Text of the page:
After several months of work, including many appearances by CLOUT leaders before Metro Council’s full sessions and committee meetings, in March 2014 the Council voted unanimously (26-0) to pass the “Ban the Box” ordinance. With this vote, Louisville Metro became only the 16th city in the U.S. to pass this policy and to extend it to vendors and contractors.

This policy is not only a compassionate way to help families get back on their feet, but is also a smart move by the city to address crime and the costs of incarceration and the courts. It will help thousands of individuals and families be able to support themselves by getting a job, and it will help the business community by providing a deeper pool of motivated and skilled employees.

Leaders working toward ‘brighter day’ for Northwest Jacksonville’s economy

March 28, 2014. The Florida Times-Union. 

A group of Jacksonville leaders trekked to snowy Cleveland in February to check out an economic initiative they hope to use as a model for the struggling northwest part of the city.

The people behind that Cleveland initiative, a University of Maryland-based nonprofit called The Democracy Collaborative, held a roundtable in Jacksonville on Thursday and Friday to show a larger leadership group what is working in other cities.

Local leaders collectively said they intend to follow through for Northwest Jacksonville, where unemployment is more than double that of the citywide rate.

Residents must “not just have jobs, but a viable future,” said James Wiggins, who pastors a church in Northwest Jacksonville and is co-president of ICARE, the Interfaith Coalition for Action, Reconciliation and Empowerment, the local group that first connected Cleveland to Jacksonville.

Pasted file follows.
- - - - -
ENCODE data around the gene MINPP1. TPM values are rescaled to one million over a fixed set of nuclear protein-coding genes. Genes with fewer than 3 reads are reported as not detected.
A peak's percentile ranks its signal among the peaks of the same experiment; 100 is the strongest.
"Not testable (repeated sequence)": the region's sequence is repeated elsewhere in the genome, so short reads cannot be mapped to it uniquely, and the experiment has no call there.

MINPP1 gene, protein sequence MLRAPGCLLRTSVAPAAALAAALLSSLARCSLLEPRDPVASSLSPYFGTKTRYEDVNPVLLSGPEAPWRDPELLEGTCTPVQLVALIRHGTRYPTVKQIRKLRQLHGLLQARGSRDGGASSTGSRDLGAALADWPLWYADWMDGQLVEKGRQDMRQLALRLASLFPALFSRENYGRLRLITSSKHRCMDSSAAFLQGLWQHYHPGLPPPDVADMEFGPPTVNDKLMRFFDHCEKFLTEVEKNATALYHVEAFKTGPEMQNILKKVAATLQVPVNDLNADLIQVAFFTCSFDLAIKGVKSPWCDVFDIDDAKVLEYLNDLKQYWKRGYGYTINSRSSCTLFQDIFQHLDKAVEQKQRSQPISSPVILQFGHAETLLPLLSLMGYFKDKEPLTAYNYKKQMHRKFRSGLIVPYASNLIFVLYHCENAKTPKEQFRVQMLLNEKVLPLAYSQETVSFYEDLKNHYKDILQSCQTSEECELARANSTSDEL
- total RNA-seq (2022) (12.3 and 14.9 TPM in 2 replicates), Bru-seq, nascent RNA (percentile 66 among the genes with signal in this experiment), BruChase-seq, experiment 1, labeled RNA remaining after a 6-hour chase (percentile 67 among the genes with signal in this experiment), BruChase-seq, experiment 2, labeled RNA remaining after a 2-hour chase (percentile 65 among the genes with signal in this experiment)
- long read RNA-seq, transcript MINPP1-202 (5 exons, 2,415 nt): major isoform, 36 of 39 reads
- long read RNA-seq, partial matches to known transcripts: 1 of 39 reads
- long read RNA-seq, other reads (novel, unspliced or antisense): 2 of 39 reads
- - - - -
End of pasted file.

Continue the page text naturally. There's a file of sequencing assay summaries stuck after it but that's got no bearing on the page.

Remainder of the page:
“I believe a brighter day is on the horizon,” he said.

The Democracy Collaborative, called “community wealth building,” is designed to bring jobs and economic investment to neighborhoods by supporting businesses and families that are already there, rather than pushing them aside for redevelopment.

The goal is to spur job creation through local, employee-owned, for-profit companies that support anchor institutions, helping residents to grow a sustainable economy for their own neighborhoods.

The initiative in Cleveland has produced the Evergreen Cooperatives, a network of employee-owned cooperatives that meet the procurement needs of local hospitals and universities. Currently, about 85 people from Cleveland’s low-income neighborhoods work at three employee-owned businesses: an environmentally friendly commercial grade laundry, a solar and LED lighting-installation company and a 3.25-acre greenhouse capable of annually growing 3 million heads of lettuce and 300,000 pounds of herbs, according to the collaborative.